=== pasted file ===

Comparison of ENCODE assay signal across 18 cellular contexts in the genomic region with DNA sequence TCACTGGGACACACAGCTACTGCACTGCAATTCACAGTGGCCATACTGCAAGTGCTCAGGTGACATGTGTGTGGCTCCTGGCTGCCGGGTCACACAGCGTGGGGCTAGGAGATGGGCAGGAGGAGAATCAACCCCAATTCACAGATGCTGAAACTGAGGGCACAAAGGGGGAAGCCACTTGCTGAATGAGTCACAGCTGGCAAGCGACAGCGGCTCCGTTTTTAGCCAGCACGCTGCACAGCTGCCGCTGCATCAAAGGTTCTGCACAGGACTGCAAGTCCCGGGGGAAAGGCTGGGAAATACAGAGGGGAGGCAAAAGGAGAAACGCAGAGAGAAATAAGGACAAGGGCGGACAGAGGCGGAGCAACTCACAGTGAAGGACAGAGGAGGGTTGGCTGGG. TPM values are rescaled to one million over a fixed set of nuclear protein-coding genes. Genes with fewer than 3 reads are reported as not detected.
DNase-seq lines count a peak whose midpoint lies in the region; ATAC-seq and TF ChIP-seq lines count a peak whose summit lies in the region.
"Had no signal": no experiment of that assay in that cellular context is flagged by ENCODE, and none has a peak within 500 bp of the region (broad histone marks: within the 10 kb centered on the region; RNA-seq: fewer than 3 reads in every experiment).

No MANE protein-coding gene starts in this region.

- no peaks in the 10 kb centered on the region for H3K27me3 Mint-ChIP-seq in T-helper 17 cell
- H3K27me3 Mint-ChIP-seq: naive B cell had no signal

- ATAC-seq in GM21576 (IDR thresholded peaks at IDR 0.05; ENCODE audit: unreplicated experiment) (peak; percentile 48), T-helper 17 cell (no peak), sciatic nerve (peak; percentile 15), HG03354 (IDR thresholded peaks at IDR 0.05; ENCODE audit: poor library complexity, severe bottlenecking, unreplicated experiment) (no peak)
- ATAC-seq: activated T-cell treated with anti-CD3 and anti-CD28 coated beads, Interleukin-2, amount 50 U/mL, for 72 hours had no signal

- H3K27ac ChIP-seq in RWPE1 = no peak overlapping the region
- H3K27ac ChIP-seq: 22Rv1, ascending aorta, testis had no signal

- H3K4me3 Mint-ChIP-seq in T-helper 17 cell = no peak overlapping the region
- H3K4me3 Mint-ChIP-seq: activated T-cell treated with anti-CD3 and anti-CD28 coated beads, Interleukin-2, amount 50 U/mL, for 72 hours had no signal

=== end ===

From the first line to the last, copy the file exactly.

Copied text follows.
Comparison of ENCODE assay signal across 18 cellular contexts in the genomic region with DNA sequence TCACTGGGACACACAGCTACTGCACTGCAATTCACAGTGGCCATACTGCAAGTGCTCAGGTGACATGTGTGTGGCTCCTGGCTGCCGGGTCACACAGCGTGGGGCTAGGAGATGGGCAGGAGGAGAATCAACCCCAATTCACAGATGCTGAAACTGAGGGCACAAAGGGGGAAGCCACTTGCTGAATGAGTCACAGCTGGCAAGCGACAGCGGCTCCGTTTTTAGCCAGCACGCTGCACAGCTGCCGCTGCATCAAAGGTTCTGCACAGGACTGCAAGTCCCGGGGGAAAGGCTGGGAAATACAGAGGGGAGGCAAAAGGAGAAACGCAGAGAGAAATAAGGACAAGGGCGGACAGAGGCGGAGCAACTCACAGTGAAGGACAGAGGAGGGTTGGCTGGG. TPM values are rescaled to one million over a fixed set of nuclear protein-coding genes. Genes with fewer than 3 reads are reported as not detected.
DNase-seq lines count a peak whose midpoint lies in the region; ATAC-seq and TF ChIP-seq lines count a peak whose summit lies in the region.
"Had no signal": no experiment of that assay in that cellular context is flagged by ENCODE, and none has a peak within 500 bp of the region (broad histone marks: within the 10 kb centered on the region; RNA-seq: fewer than 3 reads in every experiment).

No MANE protein-coding gene starts in this region.

- no peaks in the 10 kb centered on the region for H3K27me3 Mint-ChIP-seq in T-helper 17 cell
- H3K27me3 Mint-ChIP-seq: naive B cell had no signal

- ATAC-seq in GM21576 (IDR thresholded peaks at IDR 0.05; ENCODE audit: unreplicated experiment) (peak; percentile 48), T-helper 17 cell (no peak), sciatic nerve (peak; percentile 15), HG03354 (IDR thresholded peaks at IDR 0.05; ENCODE audit: poor library complexity, severe bottlenecking, unreplicated experiment) (no peak)
- ATAC-seq: activated T-cell treated with anti-CD3 and anti-CD28 coated beads, Interleukin-2, amount 50 U/mL, for 72 hours had no signal

- H3K27ac ChIP-seq in RWPE1 = no peak overlapping the region
- H3K27ac ChIP-seq: 22Rv1, ascending aorta, testis had no signal

- H3K4me3 Mint-ChIP-seq in T-helper 17 cell = no peak overlapping the region
- H3K4me3 Mint-ChIP-seq: activated T-cell treated with anti-CD3 and anti-CD28 coated beads, Interleukin-2, amount 50 U/mL, for 72 hours had no signal